The president’s contention is the version of events spelled out in a still-anonymous intelligence official’s formal complaint to a top government inspector general does not reflect what happened on a July 25 telephone call with Ukraine’s new president, Volodymyr Zelenskiy.
On this, Trump has repeatedly — almost daily — contradicted himself.
That’s because he also says a White House-prepared summary of the call accurately reflects what he said to and requested of Zelenskiy. So much so that a large number of House Democrats have said the Intelligence Committee need not investigate for too long because the White House corroborated much of the complaint.
In short, one cannot be “false” and the other true.
“There was only one message that that president of Ukraine got from that call and that was: ‘This is what I need, I know what you need.’ Like any mafia boss, the president didn’t need to say, ‘That’s a nice country you have — it would be a shame if something happened to it.’”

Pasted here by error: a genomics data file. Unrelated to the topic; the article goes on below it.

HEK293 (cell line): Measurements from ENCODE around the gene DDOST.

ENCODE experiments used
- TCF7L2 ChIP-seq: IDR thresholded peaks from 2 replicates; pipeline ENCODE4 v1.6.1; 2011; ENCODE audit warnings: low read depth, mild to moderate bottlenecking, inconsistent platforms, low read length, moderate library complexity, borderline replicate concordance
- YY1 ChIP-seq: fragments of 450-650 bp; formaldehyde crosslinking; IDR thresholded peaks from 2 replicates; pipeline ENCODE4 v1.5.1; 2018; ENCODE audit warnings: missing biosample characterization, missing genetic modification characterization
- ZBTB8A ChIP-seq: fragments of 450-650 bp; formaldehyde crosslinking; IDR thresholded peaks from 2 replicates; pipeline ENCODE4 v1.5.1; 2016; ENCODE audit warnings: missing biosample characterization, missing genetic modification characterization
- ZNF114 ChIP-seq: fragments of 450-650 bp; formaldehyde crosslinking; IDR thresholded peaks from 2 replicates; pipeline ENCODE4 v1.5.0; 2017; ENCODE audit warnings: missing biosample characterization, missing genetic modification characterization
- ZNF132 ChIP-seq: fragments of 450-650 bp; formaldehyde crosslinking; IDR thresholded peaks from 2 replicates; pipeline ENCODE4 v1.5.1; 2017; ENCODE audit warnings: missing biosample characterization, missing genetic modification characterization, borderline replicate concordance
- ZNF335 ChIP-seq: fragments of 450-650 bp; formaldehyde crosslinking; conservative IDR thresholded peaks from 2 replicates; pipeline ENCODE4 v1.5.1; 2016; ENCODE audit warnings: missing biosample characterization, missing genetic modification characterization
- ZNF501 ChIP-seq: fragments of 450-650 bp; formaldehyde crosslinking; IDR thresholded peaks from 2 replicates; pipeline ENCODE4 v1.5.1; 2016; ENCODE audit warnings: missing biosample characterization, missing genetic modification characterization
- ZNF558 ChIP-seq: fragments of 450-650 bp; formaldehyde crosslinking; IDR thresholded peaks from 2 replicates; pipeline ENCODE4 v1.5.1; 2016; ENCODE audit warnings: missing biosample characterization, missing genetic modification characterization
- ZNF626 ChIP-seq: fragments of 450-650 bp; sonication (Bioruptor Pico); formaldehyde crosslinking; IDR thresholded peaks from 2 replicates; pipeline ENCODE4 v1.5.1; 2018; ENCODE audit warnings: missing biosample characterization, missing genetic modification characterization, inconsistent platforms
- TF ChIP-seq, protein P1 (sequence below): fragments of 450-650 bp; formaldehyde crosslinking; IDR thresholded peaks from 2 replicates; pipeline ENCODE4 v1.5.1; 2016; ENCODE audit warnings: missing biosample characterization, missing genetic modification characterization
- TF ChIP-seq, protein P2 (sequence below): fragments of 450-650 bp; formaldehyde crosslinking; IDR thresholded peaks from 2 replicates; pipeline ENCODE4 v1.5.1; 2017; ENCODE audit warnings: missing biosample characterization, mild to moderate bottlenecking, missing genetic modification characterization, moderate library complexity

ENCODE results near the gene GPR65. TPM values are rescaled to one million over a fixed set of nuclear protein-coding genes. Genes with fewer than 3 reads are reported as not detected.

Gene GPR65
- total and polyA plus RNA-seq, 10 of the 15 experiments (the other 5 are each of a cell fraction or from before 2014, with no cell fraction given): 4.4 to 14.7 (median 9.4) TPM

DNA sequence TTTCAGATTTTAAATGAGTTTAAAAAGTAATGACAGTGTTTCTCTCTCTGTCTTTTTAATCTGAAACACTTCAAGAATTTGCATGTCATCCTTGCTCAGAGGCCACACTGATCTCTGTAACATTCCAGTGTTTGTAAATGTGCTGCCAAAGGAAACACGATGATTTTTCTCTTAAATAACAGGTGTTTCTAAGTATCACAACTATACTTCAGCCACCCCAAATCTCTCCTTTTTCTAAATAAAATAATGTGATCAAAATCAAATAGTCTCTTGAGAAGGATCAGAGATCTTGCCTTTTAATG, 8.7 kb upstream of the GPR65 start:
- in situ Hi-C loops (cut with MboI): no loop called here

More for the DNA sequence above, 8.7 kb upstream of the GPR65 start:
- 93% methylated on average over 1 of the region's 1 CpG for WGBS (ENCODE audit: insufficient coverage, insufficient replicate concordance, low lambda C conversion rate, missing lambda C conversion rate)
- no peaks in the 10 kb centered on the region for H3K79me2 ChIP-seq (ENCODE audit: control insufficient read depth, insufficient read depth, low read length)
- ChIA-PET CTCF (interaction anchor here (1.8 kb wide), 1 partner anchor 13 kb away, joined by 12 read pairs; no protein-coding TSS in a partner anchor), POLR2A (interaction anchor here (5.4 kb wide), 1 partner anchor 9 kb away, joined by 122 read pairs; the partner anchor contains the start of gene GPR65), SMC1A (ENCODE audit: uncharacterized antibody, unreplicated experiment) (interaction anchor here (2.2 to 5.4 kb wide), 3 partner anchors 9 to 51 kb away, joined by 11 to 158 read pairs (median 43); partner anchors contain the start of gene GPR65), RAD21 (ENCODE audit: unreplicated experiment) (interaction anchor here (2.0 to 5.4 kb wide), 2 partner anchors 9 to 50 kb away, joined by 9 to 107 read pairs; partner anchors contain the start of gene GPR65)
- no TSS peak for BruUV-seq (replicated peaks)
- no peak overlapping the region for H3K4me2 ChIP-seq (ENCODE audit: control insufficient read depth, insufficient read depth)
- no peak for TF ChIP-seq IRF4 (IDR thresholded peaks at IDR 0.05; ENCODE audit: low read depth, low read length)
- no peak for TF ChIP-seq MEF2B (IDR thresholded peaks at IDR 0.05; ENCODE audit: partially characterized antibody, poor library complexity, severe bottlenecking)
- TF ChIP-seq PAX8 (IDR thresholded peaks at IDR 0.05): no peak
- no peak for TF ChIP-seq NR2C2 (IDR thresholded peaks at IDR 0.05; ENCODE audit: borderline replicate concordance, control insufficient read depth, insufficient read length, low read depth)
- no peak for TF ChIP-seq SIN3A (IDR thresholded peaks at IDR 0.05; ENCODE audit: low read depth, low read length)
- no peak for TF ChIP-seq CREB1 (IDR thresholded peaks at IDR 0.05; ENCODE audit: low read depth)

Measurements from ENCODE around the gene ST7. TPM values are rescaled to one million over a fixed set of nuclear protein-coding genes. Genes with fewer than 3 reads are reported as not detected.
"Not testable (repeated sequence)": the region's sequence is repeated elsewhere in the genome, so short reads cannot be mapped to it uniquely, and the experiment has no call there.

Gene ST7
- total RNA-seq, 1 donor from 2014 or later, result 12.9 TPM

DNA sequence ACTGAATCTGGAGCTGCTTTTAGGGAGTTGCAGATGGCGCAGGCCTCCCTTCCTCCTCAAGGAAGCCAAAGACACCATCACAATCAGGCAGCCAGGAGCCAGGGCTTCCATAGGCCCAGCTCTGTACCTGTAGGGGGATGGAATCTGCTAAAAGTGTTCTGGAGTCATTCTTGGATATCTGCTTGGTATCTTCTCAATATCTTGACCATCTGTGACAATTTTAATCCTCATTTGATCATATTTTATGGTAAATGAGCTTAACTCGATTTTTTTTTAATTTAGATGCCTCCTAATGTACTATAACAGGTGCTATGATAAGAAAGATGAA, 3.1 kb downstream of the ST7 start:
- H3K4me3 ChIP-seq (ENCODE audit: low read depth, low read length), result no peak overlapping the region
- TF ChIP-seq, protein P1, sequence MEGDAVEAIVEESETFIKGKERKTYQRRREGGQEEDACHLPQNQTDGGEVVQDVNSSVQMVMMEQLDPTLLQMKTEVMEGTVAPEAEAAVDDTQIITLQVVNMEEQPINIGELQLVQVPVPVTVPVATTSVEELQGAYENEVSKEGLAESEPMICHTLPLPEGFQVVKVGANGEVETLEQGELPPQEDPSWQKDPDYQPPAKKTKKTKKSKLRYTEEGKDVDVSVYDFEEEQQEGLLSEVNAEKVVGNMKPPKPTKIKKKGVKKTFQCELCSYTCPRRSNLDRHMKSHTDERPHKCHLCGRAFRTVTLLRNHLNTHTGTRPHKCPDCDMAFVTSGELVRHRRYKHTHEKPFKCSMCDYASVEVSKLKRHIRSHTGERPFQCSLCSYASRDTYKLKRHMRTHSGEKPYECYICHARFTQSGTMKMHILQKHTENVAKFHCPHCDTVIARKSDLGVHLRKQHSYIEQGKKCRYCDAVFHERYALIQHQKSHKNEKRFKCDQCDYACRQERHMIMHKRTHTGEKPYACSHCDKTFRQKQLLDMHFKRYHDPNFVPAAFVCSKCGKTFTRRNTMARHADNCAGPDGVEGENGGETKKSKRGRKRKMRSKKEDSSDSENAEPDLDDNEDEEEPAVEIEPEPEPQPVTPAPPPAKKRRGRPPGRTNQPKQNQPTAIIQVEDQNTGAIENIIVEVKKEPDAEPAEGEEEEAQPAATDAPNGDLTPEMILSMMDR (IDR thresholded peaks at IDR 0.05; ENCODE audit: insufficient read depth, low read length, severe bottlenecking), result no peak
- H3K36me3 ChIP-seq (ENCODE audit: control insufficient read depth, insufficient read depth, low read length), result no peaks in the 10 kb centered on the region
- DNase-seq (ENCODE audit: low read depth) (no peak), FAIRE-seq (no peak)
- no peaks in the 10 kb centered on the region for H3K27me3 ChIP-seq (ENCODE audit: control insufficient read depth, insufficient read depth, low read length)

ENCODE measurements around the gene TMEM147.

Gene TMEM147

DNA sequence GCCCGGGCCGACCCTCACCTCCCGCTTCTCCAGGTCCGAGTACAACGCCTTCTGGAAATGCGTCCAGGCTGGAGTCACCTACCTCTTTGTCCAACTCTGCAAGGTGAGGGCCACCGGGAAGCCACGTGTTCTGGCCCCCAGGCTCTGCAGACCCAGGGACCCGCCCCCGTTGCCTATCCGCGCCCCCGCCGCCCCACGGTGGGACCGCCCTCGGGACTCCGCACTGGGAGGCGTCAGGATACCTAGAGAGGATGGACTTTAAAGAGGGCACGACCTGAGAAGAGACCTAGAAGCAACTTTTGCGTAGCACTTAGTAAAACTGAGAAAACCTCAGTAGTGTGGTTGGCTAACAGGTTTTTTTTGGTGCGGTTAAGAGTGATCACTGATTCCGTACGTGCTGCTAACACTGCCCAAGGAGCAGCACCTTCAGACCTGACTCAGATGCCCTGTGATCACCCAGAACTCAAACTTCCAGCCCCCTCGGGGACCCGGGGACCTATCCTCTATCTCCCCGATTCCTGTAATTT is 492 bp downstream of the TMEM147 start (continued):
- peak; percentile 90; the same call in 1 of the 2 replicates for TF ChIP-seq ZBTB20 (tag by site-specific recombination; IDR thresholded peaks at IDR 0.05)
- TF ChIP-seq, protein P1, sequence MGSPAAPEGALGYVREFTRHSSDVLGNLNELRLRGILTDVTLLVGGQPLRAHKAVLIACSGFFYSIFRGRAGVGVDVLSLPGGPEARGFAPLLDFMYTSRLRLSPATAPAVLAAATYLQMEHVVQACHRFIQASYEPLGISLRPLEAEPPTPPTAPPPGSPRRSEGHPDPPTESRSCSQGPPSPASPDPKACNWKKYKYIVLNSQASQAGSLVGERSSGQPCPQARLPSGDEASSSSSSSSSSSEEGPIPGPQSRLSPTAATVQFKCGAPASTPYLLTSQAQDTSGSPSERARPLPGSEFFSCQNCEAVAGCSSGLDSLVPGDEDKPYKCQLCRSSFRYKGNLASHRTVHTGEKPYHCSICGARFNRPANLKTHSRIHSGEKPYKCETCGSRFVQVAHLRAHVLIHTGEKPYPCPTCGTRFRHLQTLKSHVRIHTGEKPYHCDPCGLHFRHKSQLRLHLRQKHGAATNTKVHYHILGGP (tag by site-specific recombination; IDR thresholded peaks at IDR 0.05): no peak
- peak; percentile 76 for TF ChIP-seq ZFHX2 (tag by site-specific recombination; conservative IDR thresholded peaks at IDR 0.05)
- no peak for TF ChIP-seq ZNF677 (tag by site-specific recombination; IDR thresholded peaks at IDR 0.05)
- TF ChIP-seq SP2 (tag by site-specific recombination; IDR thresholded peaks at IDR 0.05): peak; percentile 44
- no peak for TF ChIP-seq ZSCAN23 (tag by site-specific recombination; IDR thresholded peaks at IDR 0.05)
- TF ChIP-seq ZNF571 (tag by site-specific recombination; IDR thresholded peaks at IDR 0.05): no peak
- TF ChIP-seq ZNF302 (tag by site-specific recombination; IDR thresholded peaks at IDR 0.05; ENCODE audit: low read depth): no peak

That was House Intelligence Chairman Adam B. Schiff of California during a Sept. 25 press conference.
Only Trump never directly linked the military aid package to a Ukrainian government investigation of former Vice President Joe Biden and son Hunter Biden, at least according to any now publicly available information. That includes Zelenskiy’s own account of the conversation.
One GOP source called Schiff’s claim a “whopper” that “led to a symbolic censure attempt.” (House Democrats defeated a GOP measure Monday night that would have slapped just that on the chairman.)